Amazon might soon be building its second headquarters where the stars at night are big and bright.
According to a recent CNBC analysis of locations in the running for HQ2, Texas may have the best shot at welcoming the tech giant. The Lone Star State is home to two of the 20 finalist cities announced earlier this year, Dallas and Austin, and both could be frontrunners.
Amazon has kept its selection process under wraps ever since last September, when the company revealed it was seeking a spot to put a new $5 billion facility. Nobody knows which way CEO Jeff Bezos is leaning, but CNBC evaluated the candidates based on the crumbs of information Amazon has released. Amazon has said it would prefer metropolitan areas that have over 1 million people, a "stable and business-friendly environment," urban or suburban locations that could attract "strong technical talent," and communities ready to "think big and creatively when considering locations and real estate options."
If graded under the assumption that each of those factors gets equal weight, Dallas and Austin both get A-minuses — the two highest scores in CNBC's analysis.
"Texas seems to have many attributes that align well with Amazon's needs," CNBC's Scott Cohn wrote. "No state has a better infrastructure, and the state's business climate is the picture of stability, thanks to the nation's best all-around state economy."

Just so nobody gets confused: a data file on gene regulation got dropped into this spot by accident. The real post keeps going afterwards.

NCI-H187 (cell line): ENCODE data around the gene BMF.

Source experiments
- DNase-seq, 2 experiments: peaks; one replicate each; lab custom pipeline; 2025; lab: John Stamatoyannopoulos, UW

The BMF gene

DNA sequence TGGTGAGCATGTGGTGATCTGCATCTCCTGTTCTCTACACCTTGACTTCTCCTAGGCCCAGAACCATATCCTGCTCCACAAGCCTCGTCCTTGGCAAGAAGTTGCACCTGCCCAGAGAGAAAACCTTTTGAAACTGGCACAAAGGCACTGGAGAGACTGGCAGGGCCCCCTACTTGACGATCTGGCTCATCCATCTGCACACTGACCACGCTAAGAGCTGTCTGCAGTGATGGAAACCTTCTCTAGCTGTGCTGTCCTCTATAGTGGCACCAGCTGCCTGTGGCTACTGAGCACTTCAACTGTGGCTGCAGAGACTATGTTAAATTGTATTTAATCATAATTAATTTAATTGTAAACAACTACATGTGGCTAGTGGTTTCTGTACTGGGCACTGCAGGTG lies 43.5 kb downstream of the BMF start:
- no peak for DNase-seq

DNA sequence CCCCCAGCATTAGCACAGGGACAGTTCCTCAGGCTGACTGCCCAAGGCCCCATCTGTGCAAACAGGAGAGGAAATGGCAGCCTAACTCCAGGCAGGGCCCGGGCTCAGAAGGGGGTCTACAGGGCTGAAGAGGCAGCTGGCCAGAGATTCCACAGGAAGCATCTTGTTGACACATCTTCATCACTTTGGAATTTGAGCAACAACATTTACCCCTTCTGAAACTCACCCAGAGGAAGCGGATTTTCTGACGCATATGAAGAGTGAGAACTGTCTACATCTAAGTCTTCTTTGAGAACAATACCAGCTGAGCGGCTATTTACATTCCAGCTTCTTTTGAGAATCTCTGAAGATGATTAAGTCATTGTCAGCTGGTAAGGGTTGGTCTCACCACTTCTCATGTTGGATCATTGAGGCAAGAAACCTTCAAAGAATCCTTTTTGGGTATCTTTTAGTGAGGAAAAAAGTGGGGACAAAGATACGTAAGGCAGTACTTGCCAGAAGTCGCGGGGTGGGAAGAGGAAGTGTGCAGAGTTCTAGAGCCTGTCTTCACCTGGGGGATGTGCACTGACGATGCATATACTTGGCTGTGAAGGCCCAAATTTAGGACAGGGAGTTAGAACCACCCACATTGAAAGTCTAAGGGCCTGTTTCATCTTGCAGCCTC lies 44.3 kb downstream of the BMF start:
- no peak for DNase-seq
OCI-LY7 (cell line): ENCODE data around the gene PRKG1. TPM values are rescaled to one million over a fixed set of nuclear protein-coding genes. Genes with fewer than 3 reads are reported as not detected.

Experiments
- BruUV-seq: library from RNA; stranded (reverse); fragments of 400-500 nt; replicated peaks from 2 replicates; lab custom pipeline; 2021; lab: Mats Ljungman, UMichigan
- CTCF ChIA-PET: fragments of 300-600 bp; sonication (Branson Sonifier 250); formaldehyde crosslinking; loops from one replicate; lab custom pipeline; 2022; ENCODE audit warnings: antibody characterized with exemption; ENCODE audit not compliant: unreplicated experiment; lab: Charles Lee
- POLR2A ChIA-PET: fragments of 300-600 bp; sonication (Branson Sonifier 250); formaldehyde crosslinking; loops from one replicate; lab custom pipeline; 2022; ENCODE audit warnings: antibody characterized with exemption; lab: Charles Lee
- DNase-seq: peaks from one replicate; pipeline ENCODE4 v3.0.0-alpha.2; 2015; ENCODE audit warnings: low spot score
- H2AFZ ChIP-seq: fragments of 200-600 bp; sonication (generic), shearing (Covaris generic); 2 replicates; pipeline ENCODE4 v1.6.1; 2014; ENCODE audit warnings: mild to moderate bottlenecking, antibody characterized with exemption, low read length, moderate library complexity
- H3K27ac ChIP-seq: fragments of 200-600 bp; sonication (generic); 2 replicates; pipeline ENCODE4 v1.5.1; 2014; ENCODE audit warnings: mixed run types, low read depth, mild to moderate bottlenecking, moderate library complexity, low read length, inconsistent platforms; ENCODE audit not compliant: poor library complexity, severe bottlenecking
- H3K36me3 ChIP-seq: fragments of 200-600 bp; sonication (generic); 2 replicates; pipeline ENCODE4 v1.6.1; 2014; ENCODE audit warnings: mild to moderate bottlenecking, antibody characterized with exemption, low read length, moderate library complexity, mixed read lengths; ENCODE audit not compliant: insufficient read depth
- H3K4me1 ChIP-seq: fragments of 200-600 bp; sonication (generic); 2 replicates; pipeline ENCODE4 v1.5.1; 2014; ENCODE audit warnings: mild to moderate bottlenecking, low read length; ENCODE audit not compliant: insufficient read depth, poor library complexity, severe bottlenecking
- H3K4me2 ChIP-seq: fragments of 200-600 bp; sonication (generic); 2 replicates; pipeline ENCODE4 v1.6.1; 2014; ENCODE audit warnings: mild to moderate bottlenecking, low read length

He's right: According to Forbes, Texas' gross state product in 2017 was nearly $1.6 trillion. That's thanks in part to the oil boom and the fact that companies like AT&T and Dell that have their corporate headquarters there.
Austin, the state capital, is known for its culture. It's also home to the 51,000-student University of Texas at Austin, which Money just named the No. 27 best college in the country. In a study of HQ2 finalist locations published in the Housing News Report, the city came in fifth place based on factors like median home price, average school score and crime rate.
Dallas could also be a good option. CNBC pointed out that it features the Dallas-Fort Worth Airport, which would undoubtedly be convenient for Amazon executives and the 50,000 employees HQ2 is expected to hire. Its unemployment rate is 3.8%, which is about on par with the national average, and has 22 companies on the Fortune 500 list.
But neither city is perfect.
Dallas is still trying to bring down its notoriously high crime rates. Mayor Steve Adler told the Texas Tribune earlier this year that Austin had "really severe traffic issues and really severe affordability issues."
Texas isn't the only state with two HQ2 finalists: In Pennsylvania, Pittsburgh and Philadelphia are up for consideration. But CNBC gave both B-minuses.